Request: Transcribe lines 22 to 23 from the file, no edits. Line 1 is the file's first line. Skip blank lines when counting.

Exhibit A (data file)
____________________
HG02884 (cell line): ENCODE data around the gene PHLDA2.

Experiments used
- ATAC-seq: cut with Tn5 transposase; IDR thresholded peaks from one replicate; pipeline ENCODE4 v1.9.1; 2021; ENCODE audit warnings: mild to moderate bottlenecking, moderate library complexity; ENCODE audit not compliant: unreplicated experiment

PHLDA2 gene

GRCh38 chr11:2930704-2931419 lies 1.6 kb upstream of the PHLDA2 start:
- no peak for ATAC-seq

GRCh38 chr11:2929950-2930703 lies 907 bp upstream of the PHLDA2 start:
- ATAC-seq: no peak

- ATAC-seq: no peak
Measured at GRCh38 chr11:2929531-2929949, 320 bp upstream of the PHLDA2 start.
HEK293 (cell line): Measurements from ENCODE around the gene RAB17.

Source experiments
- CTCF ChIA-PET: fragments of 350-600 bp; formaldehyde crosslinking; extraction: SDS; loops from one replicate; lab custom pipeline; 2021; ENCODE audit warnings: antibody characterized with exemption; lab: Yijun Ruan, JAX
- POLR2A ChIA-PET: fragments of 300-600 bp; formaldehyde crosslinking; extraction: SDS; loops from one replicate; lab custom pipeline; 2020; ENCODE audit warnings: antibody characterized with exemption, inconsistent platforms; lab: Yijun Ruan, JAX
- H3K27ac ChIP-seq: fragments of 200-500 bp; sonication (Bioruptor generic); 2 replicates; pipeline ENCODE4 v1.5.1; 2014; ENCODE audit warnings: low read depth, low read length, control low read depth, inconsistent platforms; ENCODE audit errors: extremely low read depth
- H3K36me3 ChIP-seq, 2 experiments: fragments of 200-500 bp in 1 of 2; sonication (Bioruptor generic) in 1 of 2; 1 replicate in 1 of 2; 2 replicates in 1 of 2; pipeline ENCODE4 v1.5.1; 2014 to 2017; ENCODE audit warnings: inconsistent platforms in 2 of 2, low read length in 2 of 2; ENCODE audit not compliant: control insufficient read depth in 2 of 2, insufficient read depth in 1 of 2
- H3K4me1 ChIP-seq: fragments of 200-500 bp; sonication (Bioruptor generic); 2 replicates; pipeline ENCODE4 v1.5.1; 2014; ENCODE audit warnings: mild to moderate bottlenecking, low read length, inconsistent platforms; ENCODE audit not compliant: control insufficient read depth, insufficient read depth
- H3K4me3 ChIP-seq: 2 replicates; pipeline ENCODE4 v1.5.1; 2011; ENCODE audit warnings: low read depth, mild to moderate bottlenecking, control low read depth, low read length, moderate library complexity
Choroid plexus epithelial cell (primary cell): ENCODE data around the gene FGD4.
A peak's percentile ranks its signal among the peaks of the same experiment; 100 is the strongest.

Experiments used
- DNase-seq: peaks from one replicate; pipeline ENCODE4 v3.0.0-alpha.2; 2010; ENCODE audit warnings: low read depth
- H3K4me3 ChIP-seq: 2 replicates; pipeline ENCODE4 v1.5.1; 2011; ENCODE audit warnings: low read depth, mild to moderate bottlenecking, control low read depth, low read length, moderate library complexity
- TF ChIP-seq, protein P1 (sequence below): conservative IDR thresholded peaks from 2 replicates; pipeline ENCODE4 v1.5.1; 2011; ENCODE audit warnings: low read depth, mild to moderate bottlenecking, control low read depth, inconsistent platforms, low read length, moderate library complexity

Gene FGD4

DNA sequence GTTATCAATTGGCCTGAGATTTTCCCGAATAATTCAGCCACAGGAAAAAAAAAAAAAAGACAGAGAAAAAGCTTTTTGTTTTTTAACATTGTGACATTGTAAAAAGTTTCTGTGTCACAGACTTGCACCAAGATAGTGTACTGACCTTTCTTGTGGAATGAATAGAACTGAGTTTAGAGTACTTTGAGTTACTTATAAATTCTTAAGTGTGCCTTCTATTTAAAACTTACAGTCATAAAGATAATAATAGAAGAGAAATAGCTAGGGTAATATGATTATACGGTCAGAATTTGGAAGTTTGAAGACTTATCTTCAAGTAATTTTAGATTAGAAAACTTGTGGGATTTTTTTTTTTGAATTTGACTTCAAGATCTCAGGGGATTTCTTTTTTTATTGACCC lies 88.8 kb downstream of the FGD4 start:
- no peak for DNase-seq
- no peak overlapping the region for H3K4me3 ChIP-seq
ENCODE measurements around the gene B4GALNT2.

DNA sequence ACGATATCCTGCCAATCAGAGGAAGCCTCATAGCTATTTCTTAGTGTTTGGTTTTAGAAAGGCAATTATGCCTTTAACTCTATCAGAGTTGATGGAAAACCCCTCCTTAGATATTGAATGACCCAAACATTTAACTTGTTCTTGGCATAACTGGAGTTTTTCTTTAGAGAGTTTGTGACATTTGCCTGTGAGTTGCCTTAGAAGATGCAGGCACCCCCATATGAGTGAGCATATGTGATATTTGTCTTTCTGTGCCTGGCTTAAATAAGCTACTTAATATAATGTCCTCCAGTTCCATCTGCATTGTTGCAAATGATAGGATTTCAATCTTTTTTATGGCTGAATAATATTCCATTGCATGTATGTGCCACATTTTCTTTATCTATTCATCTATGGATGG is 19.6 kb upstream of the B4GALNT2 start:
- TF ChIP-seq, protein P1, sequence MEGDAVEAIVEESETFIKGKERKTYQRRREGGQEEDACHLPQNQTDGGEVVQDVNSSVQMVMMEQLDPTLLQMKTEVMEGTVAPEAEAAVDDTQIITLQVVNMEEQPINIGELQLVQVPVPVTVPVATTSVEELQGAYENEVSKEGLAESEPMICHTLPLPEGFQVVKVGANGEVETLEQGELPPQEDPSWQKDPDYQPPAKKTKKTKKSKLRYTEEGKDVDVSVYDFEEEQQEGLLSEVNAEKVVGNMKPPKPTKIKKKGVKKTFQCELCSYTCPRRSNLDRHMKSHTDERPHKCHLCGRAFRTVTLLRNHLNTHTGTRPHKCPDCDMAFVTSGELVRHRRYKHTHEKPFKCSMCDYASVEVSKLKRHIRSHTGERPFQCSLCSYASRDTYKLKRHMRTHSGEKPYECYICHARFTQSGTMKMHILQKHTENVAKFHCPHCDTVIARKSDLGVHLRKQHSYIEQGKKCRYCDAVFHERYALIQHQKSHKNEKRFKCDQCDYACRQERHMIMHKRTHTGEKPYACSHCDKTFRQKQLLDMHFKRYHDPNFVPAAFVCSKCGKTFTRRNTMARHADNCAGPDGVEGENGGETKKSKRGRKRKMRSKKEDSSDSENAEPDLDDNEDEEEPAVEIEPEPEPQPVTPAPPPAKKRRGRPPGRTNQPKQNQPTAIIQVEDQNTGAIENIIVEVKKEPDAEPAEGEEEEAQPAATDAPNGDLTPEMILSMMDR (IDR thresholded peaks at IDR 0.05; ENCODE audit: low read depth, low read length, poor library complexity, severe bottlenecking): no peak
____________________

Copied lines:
- DNase-seq: peaks from one replicate; pipeline ENCODE4 v3.0.0-alpha.2; 2010; ENCODE audit warnings: low read depth
- H3K4me3 ChIP-seq: 2 replicates; pipeline ENCODE4 v1.5.1; 2011; ENCODE audit warnings: low read depth, mild to moderate bottlenecking, control low read depth, low read length, moderate library complexity